Georgia loves refugees, and refugees love Georgia. This Valentine’s Day, New American Pathways, through our work with the Coalition of Refugee Service Agencies (CRSA), held a press conference to prove just that.
Hosted by the CRSA and held at the Clarkston Community Center, the first ever “Georgia Loves Refugees” press conference featured four former refugees speaking alongside CRSA Chair Frances McBrayer of Catholic Charities Atlanta. The panel discussed the many ways refugees have contributed to Georgia and how Georgia’s communities have helped these individuals find success.
In addition to Frances, panel members included New American Pathways parent educator Beena Dahal, who spoke about her experience as a first-time voter last November. Beena encouraged her fellow new Americans to take an active part in their democracy through not only voting, put also paying attention to their elected leaders.
Dr. Heval Kelli, cardiology fellow at Emory, spoke about the important role new Americans play in the medical field and his role, as a former Syrian refugee resettled in 2001, in helping New American Pathways to welcome newly arrived Syrian families. Dr. Kelli’s story is especially powerful, as he now works in a hospital across the street from the very restaurant where he was once a dishwasher. He hopes his story of success will continue to inspire refugees to reach for their goals.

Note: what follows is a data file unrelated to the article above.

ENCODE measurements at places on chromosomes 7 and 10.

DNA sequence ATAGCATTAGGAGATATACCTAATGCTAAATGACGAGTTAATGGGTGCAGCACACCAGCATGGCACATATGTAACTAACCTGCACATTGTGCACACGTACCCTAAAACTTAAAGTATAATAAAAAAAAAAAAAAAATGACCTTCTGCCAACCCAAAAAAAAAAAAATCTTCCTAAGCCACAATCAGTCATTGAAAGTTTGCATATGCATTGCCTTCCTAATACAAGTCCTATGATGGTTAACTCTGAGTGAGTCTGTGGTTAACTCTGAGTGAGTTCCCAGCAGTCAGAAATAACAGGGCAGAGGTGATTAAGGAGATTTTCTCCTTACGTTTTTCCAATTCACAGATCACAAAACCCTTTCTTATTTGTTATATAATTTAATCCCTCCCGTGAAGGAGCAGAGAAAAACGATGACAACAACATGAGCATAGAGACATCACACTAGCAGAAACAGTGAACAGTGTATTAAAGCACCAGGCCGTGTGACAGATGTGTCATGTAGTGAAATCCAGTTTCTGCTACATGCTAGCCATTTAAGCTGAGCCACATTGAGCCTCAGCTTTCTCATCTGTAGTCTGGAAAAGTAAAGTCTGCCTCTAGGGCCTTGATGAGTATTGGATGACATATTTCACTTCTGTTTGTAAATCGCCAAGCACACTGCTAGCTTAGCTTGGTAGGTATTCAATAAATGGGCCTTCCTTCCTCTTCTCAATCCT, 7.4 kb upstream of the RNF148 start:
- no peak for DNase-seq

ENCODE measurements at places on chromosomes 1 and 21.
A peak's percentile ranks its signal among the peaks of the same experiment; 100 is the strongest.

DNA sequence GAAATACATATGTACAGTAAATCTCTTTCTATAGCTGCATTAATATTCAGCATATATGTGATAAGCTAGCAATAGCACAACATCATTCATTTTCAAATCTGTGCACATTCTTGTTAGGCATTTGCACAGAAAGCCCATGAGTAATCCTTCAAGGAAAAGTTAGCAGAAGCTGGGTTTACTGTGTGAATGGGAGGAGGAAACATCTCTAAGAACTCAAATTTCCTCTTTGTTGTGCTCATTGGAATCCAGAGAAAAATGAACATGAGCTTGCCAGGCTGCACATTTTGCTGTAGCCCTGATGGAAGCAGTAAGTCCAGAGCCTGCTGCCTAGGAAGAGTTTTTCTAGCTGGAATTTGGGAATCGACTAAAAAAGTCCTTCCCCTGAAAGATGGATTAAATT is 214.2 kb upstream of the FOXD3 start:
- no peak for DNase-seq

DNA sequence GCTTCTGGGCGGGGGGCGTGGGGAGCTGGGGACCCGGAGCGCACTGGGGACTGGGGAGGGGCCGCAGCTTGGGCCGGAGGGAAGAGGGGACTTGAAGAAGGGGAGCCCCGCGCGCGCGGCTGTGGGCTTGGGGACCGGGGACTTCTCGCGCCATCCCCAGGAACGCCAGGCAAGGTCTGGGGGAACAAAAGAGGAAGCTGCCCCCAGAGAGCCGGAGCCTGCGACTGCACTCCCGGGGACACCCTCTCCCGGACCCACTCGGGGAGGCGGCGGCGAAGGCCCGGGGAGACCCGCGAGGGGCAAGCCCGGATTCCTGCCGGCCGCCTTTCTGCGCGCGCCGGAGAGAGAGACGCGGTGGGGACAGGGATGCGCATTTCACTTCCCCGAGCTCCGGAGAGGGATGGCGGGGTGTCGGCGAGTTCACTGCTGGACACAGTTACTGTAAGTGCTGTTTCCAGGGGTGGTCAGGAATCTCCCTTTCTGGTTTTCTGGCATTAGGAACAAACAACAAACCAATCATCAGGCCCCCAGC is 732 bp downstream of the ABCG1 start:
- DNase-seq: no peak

Kareem Ahmed, regional director of R. James Properties and an Iraqi refugee, spoke about the many benefits refugee tenants bring to the apartment complexes where they live. “Occupancy is up; crime is down,” he says of his communities where refugees live.
A graduate of New American Pathways’ Young Women’s Leadership program and Clarkston High School, Meh Sod Paw received a Gates Millennium Scholarship for college. Although she arrived in the U.S. with no ability to speak English, she is now attending Agnes Scott College with a goal to one day open a school in her home country of Burma.
The event also featured Clarkston Vice Mayor Dean Moore officially proclaiming February 14 as “Clarkston Loves Refugees” Day, sending an emotional valentine to the city’s many new American community members. Coffee for the event was provided by Refuge Coffee, which provides employment and skills training for refugees. Cookies were also provided by Sweet, Sweet Syria, a soon-to-be-established cookie company started by recently arrived Syrian refugees.
Each of the speakers offers a prime example of why Georgia loves refugees – and why refugees love Georgia right back.